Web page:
After a month in New Zealand I knew Mike well enough to ask the question, “Mike, I know you are a good coach. You do things on the side of a pool I have never seen before. Why was it in East Germany you needed to cheat? Why did you use drugs? You probably could have won many of those medals without drugs.”

Mike took a diary out of his briefcase. He opened it and pointed to an entry that said the name of a swimmer and in German beside the name, “Zum meizinischen Zentrum.”

“Do you know what that says?” he asked. “It says to the medical center.”

Page after page was the same. The name of a swimmer followed by, “To the medical center.” Mike then argued that, yes he knew what was happening but as an officer in the East German army he had no option but to obey orders. If he hadn’t, his wife and boy and he would have been jailed or worse. I have never been entirely convinced by that type of, an order is an order, “Nuremberg Defense”.

But probably the argument that changed my mind occurred at the first National Championships after Mike arrived in New Zealand. The CEO of SNZ came and sat down beside Gary Hurring, Mike and me. I introduced him to Mike. Without pause the CEO launched into a full assault. He said Mike should know that SNZ were not happy he was in New Zealand. Mike’s name was permanently associated with a corrupt regime. Mike had done nothing to prevent the abuse of drugs. The sooner he left New Zealand the better.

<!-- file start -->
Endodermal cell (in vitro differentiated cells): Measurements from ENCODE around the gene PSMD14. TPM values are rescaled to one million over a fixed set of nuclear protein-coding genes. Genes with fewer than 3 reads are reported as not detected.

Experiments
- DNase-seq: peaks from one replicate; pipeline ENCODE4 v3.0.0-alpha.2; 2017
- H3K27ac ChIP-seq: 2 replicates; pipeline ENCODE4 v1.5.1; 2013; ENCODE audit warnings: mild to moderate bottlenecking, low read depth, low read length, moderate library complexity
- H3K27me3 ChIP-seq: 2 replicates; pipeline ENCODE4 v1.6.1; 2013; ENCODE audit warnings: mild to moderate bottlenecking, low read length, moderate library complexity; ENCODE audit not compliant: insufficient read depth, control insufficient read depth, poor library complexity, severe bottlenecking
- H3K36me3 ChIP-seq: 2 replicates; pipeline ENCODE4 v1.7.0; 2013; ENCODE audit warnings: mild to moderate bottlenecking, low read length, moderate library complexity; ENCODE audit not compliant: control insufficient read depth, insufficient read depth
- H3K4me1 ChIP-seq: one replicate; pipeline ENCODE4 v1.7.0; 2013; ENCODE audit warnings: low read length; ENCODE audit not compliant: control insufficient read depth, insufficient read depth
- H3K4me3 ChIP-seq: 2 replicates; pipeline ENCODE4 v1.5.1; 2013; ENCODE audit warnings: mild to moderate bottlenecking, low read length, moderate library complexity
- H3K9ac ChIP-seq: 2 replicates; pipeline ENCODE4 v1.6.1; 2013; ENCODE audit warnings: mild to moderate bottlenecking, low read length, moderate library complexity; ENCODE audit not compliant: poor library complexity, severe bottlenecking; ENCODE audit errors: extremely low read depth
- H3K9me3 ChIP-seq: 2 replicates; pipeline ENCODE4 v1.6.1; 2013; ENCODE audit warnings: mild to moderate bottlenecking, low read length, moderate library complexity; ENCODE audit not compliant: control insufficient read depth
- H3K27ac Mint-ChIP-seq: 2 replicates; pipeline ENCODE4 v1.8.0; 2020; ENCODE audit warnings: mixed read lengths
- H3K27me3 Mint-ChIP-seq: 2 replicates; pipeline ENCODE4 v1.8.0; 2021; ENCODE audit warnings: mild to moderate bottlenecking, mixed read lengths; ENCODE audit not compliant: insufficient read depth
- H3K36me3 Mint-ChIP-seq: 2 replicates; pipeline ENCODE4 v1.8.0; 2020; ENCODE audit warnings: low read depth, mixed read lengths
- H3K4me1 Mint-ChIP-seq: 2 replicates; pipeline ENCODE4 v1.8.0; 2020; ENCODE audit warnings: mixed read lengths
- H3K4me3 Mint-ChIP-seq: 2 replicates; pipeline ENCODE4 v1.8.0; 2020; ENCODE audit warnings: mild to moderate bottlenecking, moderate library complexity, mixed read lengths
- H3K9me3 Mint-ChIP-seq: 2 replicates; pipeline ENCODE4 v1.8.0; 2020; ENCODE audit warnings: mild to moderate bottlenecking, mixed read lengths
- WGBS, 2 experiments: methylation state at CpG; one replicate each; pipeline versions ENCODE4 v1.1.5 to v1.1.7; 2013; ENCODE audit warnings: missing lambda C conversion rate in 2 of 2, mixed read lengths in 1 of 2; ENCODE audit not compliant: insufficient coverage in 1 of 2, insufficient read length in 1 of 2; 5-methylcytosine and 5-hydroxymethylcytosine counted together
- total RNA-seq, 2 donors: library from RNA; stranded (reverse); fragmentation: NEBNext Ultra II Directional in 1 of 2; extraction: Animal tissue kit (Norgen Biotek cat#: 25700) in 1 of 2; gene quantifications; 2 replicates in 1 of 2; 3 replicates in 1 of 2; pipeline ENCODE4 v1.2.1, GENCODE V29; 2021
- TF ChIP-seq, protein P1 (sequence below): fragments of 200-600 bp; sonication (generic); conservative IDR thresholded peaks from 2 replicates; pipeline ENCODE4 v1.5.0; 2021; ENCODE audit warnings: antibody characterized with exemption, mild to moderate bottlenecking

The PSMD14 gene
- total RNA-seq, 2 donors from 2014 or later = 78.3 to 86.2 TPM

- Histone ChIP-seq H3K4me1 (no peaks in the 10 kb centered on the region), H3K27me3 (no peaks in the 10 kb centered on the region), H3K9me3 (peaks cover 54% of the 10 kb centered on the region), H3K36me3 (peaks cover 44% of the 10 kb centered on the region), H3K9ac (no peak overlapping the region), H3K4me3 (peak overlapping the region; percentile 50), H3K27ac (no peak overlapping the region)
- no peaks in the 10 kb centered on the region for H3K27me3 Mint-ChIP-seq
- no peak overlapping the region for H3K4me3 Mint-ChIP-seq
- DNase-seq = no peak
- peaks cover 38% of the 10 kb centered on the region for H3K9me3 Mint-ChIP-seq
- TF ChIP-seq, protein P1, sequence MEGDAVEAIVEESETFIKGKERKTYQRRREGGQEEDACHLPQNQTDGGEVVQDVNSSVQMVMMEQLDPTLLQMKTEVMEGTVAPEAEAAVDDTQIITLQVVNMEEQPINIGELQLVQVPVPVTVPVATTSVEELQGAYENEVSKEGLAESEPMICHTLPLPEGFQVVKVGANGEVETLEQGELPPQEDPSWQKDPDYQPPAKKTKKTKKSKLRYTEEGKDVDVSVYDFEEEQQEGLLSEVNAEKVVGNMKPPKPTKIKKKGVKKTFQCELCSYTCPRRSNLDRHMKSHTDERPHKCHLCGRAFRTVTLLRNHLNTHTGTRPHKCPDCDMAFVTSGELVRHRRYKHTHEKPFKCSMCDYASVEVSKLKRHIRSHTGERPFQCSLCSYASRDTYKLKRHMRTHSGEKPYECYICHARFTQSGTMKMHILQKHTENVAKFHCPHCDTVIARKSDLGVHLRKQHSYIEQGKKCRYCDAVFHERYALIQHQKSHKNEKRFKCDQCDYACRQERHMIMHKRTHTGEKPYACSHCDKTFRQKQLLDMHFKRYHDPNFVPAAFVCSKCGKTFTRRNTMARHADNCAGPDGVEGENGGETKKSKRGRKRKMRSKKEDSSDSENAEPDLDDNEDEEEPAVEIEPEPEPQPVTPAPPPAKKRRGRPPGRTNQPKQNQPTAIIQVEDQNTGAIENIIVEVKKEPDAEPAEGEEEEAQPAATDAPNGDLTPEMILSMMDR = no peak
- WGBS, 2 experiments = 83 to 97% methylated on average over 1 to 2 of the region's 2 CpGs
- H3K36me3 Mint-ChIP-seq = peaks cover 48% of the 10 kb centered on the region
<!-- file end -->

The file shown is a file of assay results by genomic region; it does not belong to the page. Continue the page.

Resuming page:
Mike was deadly calm and quietly said he was sorry SNZ felt that way. He said he was interested to hear SNZ ask what he had done to prevent the East German drug abuse. Mike then explained what he had done was to collect his wife and little boy in the middle of the night in order to cut and crawl through two barbed wire fences, past sweeping search lights and sentry posts. Being caught meant instant death. Leaving behind parents and grandparents also put them in terrible danger. That is what Mike had done to get out of the drug culture of East German sport. What, Mike asked the CEO of SNZ, had he done that could compare? As is normal with SNZ the CEO got up and walked away. In the three years Mike was in New Zealand SNZ never spoke to him again.

Craig Lord is right. That story highlights the “irony and the sorrow” of state drug abuse. The state sponsors deserve nothing but contempt and punishment. But there are many victims inside and outside the system. In my view Mike’s question is as relevant today as it was when he was in New Zealand. What has SNZ or Gerrard or Cotterill or Johns or WADA or FINA or the IOC done today to bring an end to the current Russian or Chinese abuse of drugs that could compare with crawling between two barbed wire fences, waiting for shots to signal detection. Nothing is the answer. And that is truly ironic and sad.

Do You Want To Keep Your Personal Coach?

Friday, October 26th, 2018